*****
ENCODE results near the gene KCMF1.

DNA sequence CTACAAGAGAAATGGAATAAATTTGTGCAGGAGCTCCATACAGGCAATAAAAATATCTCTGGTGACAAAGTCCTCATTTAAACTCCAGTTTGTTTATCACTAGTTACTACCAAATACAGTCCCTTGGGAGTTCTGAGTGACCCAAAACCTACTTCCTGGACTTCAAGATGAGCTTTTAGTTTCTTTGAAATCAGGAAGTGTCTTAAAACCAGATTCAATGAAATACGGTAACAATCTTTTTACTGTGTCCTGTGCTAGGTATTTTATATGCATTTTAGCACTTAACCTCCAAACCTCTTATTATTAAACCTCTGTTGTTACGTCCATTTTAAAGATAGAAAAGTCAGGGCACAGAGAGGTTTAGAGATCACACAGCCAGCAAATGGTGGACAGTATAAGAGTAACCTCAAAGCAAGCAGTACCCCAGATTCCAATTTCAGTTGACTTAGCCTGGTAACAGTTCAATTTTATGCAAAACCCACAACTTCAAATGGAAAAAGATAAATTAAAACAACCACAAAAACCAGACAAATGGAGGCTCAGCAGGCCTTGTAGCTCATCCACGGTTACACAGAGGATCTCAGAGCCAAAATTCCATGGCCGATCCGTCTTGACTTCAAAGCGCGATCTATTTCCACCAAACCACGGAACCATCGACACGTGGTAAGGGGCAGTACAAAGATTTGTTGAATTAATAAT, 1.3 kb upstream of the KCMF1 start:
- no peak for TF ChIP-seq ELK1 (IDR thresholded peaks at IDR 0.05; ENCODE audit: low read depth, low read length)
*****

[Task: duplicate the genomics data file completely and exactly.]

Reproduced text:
ENCODE results near the gene KCMF1.

DNA sequence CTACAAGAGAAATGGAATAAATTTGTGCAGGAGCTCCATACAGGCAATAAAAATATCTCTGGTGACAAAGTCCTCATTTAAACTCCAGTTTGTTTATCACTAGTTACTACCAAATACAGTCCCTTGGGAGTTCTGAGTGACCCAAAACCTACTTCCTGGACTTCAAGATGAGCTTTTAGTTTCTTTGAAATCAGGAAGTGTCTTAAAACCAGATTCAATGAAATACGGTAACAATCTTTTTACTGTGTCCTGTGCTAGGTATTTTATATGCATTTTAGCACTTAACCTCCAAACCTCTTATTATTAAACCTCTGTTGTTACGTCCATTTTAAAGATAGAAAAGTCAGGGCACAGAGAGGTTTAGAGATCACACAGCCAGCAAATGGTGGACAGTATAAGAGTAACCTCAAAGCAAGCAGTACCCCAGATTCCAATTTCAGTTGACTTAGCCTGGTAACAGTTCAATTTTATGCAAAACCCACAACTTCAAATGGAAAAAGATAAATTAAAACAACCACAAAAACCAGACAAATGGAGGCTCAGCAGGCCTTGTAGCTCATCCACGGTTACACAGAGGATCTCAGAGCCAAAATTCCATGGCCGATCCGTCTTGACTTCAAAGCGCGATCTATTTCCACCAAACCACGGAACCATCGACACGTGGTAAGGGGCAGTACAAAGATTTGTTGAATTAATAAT, 1.3 kb upstream of the KCMF1 start:
- no peak for TF ChIP-seq ELK1 (IDR thresholded peaks at IDR 0.05; ENCODE audit: low read depth, low read length)